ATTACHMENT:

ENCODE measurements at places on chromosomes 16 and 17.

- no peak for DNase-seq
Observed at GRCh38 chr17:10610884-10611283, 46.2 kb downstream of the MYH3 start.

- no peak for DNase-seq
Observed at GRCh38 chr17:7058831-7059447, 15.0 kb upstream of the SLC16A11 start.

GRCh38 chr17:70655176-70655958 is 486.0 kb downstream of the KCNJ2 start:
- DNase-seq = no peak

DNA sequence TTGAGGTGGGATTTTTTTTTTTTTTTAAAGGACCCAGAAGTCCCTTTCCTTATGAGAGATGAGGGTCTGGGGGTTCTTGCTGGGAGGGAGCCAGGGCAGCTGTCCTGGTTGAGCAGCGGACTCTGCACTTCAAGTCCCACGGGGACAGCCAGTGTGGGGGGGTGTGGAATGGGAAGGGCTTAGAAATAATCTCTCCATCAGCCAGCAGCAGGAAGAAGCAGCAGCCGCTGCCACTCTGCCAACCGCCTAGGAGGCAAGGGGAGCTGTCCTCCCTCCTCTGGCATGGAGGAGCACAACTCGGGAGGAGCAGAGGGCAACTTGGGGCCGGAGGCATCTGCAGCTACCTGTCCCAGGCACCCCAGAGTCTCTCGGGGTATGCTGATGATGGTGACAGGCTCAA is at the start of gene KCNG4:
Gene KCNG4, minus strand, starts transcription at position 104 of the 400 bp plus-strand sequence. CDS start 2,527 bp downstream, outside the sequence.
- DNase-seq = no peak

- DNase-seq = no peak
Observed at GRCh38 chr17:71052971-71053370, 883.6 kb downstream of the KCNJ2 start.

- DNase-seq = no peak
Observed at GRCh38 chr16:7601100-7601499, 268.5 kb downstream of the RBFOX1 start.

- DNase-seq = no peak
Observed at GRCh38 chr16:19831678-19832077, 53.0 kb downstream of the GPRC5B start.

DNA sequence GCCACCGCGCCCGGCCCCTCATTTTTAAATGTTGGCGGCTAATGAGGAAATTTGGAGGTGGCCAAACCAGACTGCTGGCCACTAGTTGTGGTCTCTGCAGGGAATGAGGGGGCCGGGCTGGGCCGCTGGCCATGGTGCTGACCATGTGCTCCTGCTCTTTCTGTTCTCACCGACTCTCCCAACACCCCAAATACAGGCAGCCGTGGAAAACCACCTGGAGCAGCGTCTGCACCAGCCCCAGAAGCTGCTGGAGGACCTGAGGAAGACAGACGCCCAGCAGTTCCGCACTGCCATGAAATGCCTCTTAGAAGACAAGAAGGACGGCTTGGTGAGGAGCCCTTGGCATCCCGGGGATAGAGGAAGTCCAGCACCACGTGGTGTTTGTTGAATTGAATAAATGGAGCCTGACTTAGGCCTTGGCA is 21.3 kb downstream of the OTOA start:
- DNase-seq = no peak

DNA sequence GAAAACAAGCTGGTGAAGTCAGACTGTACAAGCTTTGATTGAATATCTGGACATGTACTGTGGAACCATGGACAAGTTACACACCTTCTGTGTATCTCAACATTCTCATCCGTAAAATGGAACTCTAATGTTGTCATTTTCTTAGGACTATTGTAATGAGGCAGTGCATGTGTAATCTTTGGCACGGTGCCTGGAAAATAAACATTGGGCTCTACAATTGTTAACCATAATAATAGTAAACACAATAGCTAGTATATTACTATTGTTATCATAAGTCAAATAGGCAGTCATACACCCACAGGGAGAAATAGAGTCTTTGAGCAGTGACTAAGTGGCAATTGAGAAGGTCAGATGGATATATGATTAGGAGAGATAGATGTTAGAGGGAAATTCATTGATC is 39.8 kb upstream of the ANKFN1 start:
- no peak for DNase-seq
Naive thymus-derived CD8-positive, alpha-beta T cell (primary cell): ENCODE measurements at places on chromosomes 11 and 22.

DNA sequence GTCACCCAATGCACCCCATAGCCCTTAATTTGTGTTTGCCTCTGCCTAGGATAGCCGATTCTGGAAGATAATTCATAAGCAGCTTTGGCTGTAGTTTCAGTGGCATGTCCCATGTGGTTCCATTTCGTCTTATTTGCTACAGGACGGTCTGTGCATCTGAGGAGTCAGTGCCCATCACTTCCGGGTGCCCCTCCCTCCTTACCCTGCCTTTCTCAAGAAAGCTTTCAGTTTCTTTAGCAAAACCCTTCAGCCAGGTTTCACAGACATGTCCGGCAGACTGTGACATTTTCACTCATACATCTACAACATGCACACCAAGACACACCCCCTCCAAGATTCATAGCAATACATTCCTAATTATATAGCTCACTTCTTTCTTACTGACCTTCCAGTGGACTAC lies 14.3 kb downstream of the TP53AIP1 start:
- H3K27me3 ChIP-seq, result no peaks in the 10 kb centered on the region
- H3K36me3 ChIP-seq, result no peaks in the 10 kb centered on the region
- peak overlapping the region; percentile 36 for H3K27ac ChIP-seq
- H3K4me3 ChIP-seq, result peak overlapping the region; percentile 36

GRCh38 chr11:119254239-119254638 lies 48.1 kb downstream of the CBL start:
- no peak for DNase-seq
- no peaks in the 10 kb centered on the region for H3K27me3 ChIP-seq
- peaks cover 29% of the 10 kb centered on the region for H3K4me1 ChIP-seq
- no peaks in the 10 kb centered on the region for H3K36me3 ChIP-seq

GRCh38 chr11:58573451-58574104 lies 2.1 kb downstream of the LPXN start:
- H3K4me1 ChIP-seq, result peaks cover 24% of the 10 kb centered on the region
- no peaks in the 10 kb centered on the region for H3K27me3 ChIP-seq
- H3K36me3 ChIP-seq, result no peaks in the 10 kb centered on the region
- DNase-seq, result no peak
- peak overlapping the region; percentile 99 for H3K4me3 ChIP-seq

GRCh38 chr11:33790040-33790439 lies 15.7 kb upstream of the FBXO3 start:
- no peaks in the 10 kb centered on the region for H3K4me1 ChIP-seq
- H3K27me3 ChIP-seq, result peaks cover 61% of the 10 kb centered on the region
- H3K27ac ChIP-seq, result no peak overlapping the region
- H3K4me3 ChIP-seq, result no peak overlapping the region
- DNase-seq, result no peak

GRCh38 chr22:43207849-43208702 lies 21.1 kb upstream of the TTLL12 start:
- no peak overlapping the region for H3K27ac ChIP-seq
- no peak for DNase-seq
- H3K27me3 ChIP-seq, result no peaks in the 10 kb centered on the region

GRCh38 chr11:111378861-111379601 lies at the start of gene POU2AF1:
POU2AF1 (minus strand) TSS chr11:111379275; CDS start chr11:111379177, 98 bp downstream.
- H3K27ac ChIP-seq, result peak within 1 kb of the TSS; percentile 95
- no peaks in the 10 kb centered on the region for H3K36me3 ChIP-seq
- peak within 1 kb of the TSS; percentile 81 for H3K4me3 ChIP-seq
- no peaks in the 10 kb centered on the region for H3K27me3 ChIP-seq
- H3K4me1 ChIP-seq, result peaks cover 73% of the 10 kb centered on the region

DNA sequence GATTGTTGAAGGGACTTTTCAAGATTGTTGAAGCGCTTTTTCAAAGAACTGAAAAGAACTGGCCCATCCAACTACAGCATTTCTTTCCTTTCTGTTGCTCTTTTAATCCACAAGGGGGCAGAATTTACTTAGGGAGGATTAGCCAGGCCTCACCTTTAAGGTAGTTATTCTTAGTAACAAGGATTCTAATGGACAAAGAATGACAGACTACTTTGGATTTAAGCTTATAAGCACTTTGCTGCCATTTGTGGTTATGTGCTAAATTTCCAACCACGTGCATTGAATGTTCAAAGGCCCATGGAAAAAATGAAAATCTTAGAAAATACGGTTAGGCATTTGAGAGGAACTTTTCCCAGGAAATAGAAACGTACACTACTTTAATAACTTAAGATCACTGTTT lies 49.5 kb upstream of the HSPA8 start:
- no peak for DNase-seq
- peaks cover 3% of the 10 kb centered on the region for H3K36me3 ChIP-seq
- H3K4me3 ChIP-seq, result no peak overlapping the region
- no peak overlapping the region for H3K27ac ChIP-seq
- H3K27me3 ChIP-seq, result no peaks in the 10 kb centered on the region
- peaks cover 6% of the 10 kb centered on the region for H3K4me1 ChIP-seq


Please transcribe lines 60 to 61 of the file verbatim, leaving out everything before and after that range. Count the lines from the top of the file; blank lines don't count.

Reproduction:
- H3K27me3 ChIP-seq, result no peaks in the 10 kb centered on the region
- peaks cover 6% of the 10 kb centered on the region for H3K4me1 ChIP-seq